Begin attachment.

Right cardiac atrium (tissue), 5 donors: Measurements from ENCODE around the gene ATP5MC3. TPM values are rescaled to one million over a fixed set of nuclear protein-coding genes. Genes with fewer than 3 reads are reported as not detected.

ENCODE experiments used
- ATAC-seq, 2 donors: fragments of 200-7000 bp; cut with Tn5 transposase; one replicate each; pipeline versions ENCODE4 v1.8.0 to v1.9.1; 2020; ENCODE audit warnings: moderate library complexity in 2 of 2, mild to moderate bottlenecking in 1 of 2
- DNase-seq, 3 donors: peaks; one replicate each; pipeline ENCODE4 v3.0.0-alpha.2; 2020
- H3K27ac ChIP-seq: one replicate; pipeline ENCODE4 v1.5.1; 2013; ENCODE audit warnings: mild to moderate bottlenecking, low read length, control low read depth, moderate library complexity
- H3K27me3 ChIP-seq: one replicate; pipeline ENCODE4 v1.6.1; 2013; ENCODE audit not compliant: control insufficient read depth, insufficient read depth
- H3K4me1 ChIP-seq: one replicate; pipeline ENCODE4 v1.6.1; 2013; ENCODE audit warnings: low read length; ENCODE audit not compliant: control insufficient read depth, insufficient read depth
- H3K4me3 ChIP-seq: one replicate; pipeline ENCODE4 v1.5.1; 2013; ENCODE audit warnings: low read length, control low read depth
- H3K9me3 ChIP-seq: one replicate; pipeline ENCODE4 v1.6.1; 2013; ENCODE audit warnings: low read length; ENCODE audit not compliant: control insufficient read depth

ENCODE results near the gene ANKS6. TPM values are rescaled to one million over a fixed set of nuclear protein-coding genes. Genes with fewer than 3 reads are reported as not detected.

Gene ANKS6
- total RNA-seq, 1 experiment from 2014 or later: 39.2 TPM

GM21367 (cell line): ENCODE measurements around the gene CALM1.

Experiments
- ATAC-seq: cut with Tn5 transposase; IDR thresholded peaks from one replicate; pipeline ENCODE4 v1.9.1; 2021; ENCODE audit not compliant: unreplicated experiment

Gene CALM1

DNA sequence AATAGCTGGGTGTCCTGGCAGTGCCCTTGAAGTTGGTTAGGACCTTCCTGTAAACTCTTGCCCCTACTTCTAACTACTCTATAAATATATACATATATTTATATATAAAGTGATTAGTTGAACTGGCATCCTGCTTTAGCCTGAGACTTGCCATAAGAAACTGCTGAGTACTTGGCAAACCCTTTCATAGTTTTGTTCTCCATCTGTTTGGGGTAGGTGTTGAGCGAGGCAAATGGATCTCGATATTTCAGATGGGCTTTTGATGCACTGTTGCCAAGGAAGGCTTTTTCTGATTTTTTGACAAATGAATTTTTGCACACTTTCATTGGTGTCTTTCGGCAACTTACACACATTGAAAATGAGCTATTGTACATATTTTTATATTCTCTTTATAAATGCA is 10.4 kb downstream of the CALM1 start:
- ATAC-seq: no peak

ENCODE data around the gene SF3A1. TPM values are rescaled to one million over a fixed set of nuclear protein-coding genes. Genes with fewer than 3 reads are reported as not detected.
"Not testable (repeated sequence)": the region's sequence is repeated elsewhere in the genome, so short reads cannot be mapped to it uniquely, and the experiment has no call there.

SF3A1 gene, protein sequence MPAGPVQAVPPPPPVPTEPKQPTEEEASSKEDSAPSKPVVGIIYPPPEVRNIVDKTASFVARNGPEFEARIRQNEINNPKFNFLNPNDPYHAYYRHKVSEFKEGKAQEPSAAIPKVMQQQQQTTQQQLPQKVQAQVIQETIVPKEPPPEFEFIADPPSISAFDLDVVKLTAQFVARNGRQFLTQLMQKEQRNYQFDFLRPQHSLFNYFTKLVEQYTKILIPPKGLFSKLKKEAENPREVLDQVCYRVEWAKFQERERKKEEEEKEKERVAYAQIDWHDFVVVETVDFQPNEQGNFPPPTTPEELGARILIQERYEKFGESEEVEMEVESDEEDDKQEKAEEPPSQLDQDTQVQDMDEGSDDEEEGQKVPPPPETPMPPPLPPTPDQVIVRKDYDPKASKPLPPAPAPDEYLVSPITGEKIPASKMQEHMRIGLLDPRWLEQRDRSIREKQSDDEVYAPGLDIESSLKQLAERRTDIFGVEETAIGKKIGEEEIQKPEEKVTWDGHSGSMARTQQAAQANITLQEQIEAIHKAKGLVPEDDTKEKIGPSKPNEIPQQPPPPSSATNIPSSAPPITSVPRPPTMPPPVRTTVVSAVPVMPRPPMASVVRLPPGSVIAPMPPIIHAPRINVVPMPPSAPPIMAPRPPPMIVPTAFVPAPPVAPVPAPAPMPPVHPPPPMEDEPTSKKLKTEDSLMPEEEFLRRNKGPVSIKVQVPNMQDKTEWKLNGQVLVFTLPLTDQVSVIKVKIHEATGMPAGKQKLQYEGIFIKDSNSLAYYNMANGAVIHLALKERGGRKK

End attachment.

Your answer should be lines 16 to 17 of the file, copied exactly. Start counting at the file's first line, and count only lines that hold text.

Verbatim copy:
Gene CALM1

DNA sequence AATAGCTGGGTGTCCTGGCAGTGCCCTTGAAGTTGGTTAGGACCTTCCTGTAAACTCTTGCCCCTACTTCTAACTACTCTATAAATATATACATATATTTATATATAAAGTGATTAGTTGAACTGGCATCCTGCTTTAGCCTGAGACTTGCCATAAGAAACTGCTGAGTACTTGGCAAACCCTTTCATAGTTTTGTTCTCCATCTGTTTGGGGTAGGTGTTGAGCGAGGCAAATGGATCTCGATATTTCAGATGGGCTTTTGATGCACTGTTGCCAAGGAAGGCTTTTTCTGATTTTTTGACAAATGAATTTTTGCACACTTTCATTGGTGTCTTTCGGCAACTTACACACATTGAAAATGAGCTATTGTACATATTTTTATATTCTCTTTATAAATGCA is 10.4 kb downstream of the CALM1 start: